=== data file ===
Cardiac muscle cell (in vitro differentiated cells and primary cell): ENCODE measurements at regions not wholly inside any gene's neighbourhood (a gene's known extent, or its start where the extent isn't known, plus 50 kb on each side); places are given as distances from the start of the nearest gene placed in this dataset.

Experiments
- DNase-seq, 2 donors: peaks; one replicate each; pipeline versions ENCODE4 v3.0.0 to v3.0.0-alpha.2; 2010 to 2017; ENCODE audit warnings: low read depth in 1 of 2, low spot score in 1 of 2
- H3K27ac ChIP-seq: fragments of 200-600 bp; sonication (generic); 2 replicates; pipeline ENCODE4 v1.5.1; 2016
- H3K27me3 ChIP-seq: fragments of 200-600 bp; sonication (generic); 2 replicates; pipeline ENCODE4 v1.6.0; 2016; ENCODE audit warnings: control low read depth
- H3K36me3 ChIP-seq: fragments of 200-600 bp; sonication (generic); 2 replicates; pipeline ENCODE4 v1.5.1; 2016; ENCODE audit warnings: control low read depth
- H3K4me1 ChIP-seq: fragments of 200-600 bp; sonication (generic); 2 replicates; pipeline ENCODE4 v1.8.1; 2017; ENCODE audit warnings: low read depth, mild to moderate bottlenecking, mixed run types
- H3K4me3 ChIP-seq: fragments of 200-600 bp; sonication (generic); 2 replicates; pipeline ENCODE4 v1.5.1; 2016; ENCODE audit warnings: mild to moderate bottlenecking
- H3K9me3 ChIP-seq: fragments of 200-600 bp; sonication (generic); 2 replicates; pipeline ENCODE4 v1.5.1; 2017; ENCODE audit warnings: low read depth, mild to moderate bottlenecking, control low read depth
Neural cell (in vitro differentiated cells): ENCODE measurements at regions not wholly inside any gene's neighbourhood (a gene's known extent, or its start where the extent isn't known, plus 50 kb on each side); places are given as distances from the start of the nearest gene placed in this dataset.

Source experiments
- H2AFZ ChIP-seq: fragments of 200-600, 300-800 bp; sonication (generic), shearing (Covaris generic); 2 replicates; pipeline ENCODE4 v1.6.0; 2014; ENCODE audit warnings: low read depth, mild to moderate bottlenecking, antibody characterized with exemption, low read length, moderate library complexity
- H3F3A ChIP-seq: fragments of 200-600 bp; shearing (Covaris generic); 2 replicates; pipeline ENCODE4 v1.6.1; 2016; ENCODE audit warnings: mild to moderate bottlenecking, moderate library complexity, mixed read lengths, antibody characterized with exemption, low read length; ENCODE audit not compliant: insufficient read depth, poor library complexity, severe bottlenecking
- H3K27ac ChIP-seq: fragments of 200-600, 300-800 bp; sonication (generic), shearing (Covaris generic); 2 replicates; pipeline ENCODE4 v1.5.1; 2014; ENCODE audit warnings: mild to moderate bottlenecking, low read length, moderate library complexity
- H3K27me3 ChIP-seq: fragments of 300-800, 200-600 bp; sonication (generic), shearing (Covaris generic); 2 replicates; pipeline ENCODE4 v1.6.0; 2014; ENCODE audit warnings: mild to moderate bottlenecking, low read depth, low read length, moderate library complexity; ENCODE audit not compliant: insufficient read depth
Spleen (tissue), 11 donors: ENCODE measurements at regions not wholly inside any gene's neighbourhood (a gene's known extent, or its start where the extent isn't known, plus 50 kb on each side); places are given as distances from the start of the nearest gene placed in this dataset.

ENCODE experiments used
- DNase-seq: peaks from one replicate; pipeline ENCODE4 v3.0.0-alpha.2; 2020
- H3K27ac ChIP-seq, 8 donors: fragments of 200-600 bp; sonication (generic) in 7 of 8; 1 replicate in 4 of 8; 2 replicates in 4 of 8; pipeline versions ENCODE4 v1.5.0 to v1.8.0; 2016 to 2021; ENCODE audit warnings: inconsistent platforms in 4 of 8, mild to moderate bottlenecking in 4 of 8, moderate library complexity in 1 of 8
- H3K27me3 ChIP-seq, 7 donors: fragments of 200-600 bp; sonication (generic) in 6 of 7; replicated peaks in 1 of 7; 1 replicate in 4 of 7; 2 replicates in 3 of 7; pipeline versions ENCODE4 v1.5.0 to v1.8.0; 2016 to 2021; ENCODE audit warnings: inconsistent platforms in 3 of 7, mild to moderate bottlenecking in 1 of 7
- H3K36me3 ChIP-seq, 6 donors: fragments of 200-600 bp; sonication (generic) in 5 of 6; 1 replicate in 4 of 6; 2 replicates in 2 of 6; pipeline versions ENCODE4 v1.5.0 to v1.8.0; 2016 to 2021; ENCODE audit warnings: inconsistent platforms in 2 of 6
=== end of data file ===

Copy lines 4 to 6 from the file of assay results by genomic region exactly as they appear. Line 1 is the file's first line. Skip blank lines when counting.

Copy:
- H3K27ac ChIP-seq: fragments of 200-600 bp; sonication (generic); 2 replicates; pipeline ENCODE4 v1.5.1; 2016
- H3K27me3 ChIP-seq: fragments of 200-600 bp; sonication (generic); 2 replicates; pipeline ENCODE4 v1.6.0; 2016; ENCODE audit warnings: control low read depth
- H3K36me3 ChIP-seq: fragments of 200-600 bp; sonication (generic); 2 replicates; pipeline ENCODE4 v1.5.1; 2016; ENCODE audit warnings: control low read depth